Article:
I have already shown an expansion of the 8 bars of Clarke's march at the beginning. Here are two more expansions of the trills, this time more in line with what we know about trill playing in Clarke's times insofar that the trills now start on the auxiliary note above the trill's main note. The first expansion is for a "lovely flute:"

Here are some thoughts on the design of the first trill: The slightly longer notes in the preparation and, even more so, starting the trill on the auxiliary note give the beginning of this trill a huge stress: We hear very distinctly that this note is important in some way. The fast shake is then actually somewhat relaxing. Even more so, the notes in the termination are again a tiny bit longer than the shake notes, reducing their "power" so that they "glide" into the following long note (in measure 2), thereby stressing that note. I am not quite sure how a trill can, at the same time, stress a note, but then stress the subsequent note even more: But this is evidently what happens here with the G in measure 1 and the following A in measure 2. Similar effects can be heard with the other longer trills.

Here is another possibly expansion of the same trills, this time from (or for) a more "aggressive flute player:"

I do not know whether you like the "lovely flute" or the "aggressive flute" more—but certainly both are legitimate or at least musically possible expansions of the trills in the first score.

What can be seen from the scores—and has been explained somewhat more extensively in the previous section—is that a trill by no means consists of notes of equal length. Rather, the trill in itself needs a complex structure to give a satisfying musical experience. The question is whether one can create such "nice" or at least "acceptable" trills from only a few parameters, instead of painstakingly writing out all the single notes.

Parameters for playing a trill

The above trills were all hand-crafted by me, as a "benchmark" against which I could test automatically created trills. How can one create similar trills "from a set of rules," as is the case in a program? Obviously, the "structural parameters" mentioned above are always necessary:
  • What is the trill's main note?
  • What is the trill's interval?
  • Is the starting note the main note of the trill or the auxiliary note?
  • What are the notes of the preparation, if any?
  • And what are the notes of the termination, if any?
Additionally, we need at least one tempo parameter, namely
  • What is the length of a single note in the shake?
However, the examples above show that we need some more parameters to control the tempo of the various notes. What is needed, what is superfluous? Here is my suggestion:
  • For each note in the preparation and the termination, we need an additional factor relating the length of this note to the standard note length in the shake.
With these parameters, I now try to generate the trills in Clarke's march.

Automatic trill generation

I have written a small experimental Lua program that takes, as input, a "trill definition" containing the parameters given above. The output is a Noteworthy Composer clip that can be pasted into a score to have the trill played. You can download the commented source of the Lua program here; currently, it takes hardwired Lua structures as input and writes its result to the standard output via print.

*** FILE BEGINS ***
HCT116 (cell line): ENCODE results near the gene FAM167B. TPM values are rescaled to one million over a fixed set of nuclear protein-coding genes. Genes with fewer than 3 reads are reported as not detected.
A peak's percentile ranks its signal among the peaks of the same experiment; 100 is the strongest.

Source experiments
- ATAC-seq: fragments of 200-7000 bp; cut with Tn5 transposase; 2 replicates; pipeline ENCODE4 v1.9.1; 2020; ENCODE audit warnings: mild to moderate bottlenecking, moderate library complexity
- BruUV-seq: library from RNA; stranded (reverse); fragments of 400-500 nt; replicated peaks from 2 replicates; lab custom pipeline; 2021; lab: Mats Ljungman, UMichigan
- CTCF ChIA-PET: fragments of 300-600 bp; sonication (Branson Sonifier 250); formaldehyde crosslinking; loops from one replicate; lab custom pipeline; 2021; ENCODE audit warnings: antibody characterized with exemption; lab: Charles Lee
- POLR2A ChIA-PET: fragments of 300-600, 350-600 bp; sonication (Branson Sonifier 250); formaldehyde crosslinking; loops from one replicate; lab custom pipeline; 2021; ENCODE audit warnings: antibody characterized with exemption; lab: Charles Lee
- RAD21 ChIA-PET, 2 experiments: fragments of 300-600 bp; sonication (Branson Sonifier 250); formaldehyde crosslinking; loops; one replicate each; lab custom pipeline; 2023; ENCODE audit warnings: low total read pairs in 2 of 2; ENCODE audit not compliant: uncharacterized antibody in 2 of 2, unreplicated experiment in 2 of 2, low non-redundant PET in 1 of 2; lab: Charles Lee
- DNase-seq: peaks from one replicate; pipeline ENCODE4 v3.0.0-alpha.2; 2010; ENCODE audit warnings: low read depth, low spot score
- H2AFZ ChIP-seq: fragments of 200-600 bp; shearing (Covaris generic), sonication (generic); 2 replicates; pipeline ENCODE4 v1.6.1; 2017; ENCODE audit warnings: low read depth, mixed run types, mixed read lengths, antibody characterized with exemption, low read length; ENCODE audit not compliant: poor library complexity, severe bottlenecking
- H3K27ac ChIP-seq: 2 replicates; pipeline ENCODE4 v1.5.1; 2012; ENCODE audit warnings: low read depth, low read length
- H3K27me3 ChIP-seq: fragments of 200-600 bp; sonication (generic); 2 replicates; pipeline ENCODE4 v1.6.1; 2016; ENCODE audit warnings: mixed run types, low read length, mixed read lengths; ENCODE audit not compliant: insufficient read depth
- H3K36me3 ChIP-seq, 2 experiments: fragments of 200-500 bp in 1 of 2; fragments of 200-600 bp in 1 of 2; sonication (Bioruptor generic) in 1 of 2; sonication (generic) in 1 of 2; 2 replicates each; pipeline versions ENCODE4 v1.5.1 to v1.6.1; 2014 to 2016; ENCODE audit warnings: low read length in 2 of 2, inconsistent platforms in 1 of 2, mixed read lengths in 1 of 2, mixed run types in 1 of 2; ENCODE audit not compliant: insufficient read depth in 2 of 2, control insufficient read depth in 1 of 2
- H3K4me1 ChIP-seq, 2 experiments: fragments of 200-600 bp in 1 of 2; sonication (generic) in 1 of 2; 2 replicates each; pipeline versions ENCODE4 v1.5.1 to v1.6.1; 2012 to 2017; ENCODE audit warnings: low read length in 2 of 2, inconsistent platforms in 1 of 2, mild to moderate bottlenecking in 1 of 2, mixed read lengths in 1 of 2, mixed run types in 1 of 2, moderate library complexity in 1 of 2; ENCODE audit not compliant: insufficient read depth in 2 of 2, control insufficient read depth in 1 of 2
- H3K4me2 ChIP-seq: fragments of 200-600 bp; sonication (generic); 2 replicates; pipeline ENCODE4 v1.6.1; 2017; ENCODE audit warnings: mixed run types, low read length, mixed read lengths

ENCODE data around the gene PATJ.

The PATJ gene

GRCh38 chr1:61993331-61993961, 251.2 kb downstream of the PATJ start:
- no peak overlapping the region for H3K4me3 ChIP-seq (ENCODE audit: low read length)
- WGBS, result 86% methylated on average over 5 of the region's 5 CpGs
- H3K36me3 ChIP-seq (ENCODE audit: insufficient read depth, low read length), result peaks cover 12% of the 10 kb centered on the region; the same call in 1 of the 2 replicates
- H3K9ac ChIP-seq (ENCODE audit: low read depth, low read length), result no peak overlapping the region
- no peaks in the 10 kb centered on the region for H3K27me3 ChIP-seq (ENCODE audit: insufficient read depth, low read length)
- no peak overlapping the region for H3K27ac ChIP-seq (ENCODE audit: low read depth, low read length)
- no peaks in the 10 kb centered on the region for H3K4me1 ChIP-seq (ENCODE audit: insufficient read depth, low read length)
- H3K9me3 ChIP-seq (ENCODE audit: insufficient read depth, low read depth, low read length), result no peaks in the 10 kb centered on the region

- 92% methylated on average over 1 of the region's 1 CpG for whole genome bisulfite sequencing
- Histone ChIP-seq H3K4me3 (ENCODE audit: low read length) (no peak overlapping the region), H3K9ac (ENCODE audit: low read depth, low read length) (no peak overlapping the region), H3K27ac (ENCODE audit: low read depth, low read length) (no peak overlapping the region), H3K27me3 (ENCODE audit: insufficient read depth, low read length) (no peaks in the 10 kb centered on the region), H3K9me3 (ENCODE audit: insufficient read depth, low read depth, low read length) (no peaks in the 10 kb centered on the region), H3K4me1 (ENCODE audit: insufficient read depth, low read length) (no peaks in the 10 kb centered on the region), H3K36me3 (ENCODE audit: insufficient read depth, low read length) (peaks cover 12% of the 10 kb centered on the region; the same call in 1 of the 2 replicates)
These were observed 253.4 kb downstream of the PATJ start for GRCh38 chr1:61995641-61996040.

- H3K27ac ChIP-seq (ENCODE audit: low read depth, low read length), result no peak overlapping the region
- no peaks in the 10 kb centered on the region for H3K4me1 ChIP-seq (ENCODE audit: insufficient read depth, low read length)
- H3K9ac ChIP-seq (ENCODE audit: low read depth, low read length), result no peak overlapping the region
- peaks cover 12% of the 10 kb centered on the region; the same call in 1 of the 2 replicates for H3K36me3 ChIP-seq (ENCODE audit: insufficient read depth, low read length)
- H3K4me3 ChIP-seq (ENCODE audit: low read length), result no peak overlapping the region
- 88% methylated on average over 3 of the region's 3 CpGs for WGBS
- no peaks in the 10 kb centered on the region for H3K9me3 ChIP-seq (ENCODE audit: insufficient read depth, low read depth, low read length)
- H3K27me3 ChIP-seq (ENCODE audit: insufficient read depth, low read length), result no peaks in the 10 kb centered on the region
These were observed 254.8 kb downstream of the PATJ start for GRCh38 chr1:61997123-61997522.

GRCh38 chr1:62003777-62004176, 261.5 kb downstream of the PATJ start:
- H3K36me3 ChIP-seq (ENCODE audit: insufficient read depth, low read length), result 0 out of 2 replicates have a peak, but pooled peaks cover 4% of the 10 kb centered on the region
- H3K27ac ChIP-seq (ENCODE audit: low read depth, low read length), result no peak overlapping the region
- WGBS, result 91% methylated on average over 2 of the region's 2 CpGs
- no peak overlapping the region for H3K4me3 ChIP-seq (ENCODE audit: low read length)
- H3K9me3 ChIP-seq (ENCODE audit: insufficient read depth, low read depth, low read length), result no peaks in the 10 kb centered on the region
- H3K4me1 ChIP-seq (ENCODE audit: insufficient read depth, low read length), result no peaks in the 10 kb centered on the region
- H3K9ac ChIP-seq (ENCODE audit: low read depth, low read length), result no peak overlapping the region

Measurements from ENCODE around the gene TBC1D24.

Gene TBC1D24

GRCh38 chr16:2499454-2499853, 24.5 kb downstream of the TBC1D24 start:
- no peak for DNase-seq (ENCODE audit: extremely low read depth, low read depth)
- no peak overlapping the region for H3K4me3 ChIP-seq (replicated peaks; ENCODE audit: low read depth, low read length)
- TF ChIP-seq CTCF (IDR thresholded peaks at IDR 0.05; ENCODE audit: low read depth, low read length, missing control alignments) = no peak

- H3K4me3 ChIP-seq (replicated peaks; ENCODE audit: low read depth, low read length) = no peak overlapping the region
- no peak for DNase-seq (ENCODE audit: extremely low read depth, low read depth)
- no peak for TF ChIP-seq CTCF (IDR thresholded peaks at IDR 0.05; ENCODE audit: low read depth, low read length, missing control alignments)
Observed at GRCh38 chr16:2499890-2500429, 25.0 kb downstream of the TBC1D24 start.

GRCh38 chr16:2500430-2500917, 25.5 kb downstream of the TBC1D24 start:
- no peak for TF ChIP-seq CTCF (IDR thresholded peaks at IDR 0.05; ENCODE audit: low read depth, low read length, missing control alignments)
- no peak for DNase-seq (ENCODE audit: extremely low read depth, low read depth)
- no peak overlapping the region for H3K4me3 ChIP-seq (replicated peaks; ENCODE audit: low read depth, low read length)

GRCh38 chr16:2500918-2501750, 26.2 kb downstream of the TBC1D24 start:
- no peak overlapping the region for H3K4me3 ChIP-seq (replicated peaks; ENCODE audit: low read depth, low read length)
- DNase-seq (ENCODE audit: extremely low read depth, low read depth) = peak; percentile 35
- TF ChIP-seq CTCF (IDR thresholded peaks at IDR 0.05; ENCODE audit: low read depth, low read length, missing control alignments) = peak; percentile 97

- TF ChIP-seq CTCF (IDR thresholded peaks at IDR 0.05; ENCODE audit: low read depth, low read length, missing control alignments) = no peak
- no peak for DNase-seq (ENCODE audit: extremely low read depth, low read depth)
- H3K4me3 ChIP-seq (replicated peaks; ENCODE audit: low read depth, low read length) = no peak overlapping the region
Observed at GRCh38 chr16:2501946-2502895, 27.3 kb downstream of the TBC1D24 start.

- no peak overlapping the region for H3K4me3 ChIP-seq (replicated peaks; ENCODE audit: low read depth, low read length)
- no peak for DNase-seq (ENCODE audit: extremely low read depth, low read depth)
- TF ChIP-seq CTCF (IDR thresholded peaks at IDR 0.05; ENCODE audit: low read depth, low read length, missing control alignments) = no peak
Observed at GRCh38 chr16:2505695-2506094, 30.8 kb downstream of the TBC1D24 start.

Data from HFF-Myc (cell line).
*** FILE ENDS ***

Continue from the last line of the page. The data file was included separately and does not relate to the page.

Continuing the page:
Here is the definition of the first trill:

  twoNotePreparationB2 = {
       { deltaPitch = 0, stretch = 1.3 },
       { deltaPitch = 2, stretch = 1.3 }
  threeNoteTermination2 = {
       { deltaPitch = 0, stretch = 0.9 },
       { deltaPitch = -2, stretch = 0.9 },
       { deltaPitch = 0, stretch = 1.1 }

     zeroPitch = 71,
     pitch = 67, -- g4
     length = 1/2,
     shakeNoteLength = 5/128,
     shakeDeltaPitch = 2,
     preparation = twoNotePreparationB2,
     termination = threeNoteTermination2

The preparation and termination shown above are two of a set of standard preparations and terminations that work, in my opinion, well enough for standard trills. A user-friendly program (e.g. a Noteworthy Composer trill object!) would give the user the possibility to choose from a list of preparation and termination types as well as the basic speed of the trill (which defines the shakeNoteLength), and then try to find the various deltaPitch values by looking at the current key and surrounding accidentals; but give the user possibilities to override the pitches.

The program, as currently written, allows only for note lengths that are integral multiples of 1/128. Triplets are not possible: At first, I thought that triplet notes are necessary for nice-sounding trills. However, the difference between a triplet note and the multiples of 1/128 near it is so small that it is not perceptible. When manually writing trills, triplet notes help to keep the number of notes and of ties down; but with automatic note generation, one can hopefully ignore this issue.

Also, there is not yet a satisfying definition for prallers and mordents. Therefore, in the following scores, such trills are copied over from the manually written scores.

Here, now, are trills for "piano" and "lovely flute" in Clarke's march, generated from straightforward trill definitions (that are contained in the Lua file linked above):

I, for my part, find these trills as nice as my manual ones. And they are certainly nicer than trills without preparations and terminations.

(I leave the generation of trills for the "aggressive flute" as an exercise to the reader ...).

Some open issues

In order to claim that the parameters shown above are enough to get every trill to play satisfyingly, one would have to define and listen to many trills of different musical periods. I suspect that a few additional parameters might be necessary for the following features:
  • It might be necessary to change the speed of the shake throughout the trill. Hopefully, a linear change of the speed (or the shake note length) is sufficient, but of course a "speed shape" consisting of a line graph describing multiple speeds and speed changes might be a better (but more complex) choice.
  • Prallers and mordents have their own structure: There is a short trill of a selected speed, and then a longer note filling up the rest of the note length. A definition using a fixed length instead of a "stretch factor" might be better suited for these.
  • Finally, a turn looks very much like a "trill without shake". Actually, I have defined the turn in measure 6 of my example score exactly like that—but it might be that a simpler structure, or at least a simpler user interface is more suited to describe a turn.
I close my text on trills with these final remarks and hope that someone out there may find it at least a little bit interesting.